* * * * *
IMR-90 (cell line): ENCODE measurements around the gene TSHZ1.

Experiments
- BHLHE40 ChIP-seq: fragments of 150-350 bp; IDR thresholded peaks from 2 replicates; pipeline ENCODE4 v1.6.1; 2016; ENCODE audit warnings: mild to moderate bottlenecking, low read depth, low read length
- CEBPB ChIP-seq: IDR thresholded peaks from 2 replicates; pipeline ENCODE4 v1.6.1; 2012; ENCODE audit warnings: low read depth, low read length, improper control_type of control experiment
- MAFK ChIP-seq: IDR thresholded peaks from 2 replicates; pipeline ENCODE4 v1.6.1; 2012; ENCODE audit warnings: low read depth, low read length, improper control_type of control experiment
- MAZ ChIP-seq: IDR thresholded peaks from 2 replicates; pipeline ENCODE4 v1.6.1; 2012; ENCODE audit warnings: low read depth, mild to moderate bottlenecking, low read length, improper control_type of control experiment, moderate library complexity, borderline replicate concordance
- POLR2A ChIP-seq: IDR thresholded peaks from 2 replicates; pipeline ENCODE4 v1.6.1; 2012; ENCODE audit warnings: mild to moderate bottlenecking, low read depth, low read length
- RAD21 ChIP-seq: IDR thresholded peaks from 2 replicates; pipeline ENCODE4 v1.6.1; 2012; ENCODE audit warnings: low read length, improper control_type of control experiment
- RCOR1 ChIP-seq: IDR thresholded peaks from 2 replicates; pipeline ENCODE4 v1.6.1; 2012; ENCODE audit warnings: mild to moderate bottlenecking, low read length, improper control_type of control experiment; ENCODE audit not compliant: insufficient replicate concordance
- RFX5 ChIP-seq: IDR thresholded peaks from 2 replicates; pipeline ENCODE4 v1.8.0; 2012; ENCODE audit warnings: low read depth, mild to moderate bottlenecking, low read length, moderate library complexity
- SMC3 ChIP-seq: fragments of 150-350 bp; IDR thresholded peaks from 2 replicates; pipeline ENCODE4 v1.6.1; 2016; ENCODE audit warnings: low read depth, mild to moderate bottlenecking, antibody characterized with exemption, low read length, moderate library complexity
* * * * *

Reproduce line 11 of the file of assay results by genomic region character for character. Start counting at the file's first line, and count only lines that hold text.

- SMC3 ChIP-seq: fragments of 150-350 bp; IDR thresholded peaks from 2 replicates; pipeline ENCODE4 v1.6.1; 2016; ENCODE audit warnings: low read depth, mild to moderate bottlenecking, antibody characterized with exemption, low read length, moderate library complexity